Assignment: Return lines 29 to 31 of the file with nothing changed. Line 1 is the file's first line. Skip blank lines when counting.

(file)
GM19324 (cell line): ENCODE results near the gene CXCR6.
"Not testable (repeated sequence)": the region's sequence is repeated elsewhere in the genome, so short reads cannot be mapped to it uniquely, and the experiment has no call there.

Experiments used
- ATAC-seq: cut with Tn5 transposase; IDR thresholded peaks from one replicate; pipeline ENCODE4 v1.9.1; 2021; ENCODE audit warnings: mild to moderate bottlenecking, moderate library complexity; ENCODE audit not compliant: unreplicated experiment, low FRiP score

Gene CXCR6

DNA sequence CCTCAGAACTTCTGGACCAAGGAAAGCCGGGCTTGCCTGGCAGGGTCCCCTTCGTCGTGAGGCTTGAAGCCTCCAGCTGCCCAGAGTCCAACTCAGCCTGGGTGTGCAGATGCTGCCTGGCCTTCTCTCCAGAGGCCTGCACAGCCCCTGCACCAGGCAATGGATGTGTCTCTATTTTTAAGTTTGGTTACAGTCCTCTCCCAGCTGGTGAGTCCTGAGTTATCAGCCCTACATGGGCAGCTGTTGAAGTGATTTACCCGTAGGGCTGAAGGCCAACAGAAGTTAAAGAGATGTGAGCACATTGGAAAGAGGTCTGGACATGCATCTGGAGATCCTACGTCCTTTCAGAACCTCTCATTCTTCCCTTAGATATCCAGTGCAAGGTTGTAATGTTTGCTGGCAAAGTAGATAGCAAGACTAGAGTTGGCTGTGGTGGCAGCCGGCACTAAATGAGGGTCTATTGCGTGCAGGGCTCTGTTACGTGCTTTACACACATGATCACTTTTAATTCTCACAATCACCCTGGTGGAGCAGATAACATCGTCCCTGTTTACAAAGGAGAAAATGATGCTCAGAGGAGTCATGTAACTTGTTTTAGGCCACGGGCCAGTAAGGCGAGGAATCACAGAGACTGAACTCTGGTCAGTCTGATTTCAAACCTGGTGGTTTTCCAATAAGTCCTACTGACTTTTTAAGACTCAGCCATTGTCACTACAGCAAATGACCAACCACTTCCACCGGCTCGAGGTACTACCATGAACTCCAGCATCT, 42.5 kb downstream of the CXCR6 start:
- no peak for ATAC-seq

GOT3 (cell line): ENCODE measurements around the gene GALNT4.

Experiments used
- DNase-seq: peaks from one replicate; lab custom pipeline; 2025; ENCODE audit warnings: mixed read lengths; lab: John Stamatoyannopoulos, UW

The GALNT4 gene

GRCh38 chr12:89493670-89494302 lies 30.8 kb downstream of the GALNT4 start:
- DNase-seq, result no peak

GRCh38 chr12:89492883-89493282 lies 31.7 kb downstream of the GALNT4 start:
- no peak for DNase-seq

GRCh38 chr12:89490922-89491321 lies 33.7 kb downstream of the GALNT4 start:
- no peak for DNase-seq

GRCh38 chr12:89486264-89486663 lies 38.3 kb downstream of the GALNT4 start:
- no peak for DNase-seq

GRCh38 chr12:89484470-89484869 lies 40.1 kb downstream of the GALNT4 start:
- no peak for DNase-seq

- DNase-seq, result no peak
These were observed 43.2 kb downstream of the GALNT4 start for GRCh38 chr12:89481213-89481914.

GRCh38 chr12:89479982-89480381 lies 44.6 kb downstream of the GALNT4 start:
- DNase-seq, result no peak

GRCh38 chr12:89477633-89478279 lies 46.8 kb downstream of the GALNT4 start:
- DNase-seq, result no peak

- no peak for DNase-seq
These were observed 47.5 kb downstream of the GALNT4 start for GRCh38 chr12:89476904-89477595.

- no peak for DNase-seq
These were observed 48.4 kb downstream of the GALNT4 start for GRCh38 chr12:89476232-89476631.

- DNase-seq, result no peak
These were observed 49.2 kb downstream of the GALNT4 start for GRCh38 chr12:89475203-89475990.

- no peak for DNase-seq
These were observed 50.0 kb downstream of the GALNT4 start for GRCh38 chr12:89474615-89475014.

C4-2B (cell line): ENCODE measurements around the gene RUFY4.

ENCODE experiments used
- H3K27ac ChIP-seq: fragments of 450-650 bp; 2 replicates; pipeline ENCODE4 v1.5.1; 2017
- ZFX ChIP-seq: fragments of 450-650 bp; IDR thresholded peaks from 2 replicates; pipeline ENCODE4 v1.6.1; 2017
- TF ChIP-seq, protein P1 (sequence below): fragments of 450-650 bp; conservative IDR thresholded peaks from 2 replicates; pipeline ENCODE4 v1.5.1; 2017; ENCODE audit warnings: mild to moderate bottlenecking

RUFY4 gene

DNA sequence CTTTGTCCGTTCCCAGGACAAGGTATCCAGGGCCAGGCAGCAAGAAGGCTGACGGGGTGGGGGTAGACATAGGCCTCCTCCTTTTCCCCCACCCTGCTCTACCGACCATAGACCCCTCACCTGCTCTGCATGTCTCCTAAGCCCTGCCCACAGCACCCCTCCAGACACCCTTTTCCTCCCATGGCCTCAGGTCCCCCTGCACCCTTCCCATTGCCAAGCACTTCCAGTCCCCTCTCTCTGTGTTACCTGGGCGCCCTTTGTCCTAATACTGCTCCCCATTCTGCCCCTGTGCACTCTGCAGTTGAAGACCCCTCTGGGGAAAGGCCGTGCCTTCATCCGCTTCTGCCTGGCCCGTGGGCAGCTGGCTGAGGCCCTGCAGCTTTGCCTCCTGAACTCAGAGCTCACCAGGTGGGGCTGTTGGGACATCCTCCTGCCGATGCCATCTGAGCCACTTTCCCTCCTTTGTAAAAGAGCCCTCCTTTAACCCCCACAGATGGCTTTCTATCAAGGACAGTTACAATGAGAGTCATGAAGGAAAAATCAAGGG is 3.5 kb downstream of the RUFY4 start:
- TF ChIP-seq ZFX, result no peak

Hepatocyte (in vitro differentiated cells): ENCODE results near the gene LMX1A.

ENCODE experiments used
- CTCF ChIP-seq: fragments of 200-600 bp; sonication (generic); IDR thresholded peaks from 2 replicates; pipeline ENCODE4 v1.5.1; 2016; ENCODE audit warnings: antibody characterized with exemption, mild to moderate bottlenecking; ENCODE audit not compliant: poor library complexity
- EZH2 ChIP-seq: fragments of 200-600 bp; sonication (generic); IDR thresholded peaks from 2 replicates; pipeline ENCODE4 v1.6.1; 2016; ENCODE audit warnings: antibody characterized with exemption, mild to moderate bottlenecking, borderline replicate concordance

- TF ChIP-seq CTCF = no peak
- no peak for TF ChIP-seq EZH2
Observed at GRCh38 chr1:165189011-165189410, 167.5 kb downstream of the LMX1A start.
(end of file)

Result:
These were observed 47.5 kb downstream of the GALNT4 start for GRCh38 chr12:89476904-89477595.

- no peak for DNase-seq
These were observed 48.4 kb downstream of the GALNT4 start for GRCh38 chr12:89476232-89476631.